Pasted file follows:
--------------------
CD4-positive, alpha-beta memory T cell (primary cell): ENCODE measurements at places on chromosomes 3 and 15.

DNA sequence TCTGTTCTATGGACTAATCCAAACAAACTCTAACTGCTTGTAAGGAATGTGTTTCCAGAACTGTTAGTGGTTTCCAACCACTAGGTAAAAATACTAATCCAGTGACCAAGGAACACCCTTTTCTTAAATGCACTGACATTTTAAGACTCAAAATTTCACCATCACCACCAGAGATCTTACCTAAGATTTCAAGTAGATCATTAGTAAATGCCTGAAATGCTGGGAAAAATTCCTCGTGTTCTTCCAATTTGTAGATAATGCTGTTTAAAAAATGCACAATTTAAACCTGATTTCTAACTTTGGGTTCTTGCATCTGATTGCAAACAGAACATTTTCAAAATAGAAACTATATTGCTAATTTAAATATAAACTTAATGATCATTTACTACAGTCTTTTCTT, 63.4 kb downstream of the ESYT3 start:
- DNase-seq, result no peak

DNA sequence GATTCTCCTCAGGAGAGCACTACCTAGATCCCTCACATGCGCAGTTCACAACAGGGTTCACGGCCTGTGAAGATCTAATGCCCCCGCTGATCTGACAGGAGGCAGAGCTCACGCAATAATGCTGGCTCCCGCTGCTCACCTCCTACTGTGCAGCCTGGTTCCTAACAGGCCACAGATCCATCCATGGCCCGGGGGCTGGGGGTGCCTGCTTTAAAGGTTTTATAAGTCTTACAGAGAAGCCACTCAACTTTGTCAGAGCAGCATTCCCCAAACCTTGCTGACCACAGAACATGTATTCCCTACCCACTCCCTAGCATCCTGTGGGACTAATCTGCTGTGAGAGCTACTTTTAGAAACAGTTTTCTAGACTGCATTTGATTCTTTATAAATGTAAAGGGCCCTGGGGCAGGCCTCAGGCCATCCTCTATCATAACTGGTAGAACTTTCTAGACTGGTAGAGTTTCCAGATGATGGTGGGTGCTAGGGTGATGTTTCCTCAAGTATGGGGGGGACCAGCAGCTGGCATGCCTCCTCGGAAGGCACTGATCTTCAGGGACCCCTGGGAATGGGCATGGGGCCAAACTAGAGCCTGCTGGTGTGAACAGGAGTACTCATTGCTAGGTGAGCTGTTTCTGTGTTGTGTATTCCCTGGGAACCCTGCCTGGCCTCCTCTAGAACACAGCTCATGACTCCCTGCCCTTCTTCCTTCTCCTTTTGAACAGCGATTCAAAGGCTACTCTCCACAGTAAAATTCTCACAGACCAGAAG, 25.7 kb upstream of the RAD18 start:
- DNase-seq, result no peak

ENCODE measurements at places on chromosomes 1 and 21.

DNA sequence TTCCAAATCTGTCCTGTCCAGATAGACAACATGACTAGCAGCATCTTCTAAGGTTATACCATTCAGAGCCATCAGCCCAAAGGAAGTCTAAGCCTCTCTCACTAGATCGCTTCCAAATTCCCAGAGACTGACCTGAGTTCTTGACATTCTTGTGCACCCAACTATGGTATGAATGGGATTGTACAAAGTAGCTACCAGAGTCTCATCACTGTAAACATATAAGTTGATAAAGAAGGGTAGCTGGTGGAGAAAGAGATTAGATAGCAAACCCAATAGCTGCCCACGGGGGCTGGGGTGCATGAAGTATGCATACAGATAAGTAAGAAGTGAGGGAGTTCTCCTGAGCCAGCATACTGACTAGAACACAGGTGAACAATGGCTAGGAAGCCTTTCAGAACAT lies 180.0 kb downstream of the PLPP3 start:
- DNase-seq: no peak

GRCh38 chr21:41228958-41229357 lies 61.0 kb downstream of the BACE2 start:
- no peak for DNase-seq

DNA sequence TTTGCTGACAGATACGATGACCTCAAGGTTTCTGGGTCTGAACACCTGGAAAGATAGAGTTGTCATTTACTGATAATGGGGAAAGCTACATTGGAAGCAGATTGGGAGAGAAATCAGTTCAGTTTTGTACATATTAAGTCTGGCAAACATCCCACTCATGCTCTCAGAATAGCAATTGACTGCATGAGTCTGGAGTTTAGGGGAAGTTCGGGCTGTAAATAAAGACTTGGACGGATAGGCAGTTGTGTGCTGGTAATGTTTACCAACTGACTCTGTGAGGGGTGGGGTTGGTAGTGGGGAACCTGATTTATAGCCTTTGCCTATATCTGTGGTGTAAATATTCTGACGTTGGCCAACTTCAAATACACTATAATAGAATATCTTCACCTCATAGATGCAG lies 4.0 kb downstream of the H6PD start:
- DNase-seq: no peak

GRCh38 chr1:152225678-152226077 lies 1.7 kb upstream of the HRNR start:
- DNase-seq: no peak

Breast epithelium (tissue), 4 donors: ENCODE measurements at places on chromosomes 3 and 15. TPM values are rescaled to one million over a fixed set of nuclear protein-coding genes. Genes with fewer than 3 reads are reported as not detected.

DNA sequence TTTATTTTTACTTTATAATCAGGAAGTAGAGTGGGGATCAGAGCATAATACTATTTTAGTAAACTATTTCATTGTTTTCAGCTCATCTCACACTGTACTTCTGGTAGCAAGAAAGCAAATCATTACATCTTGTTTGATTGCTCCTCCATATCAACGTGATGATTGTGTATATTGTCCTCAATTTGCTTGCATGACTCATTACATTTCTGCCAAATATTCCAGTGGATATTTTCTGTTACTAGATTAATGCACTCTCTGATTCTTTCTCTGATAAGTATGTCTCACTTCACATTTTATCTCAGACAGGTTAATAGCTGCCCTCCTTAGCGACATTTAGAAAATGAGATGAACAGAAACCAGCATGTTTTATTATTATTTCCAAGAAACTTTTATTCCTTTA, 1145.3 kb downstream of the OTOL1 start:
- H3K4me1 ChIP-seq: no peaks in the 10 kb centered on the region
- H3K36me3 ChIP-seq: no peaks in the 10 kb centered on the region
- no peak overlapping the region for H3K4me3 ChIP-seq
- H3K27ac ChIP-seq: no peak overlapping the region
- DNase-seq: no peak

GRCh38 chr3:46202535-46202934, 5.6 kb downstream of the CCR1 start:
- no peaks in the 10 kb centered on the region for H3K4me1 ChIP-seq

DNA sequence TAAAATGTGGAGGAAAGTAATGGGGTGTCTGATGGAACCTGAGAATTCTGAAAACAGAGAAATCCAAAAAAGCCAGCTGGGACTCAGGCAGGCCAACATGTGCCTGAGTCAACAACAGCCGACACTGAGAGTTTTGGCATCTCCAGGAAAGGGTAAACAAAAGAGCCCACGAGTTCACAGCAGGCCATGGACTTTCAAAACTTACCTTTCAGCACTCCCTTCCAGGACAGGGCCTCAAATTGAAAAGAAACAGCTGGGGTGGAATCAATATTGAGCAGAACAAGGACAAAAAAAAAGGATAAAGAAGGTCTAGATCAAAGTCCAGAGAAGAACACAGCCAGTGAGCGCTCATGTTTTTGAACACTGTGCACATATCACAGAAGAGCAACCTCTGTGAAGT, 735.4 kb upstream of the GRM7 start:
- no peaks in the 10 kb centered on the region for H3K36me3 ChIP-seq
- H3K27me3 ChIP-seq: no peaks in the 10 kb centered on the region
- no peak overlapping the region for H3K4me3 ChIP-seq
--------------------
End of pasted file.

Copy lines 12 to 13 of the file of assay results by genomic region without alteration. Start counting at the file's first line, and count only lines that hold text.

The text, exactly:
- DNase-seq: no peak

GRCh38 chr1:152225678-152226077 lies 1.7 kb upstream of the HRNR start: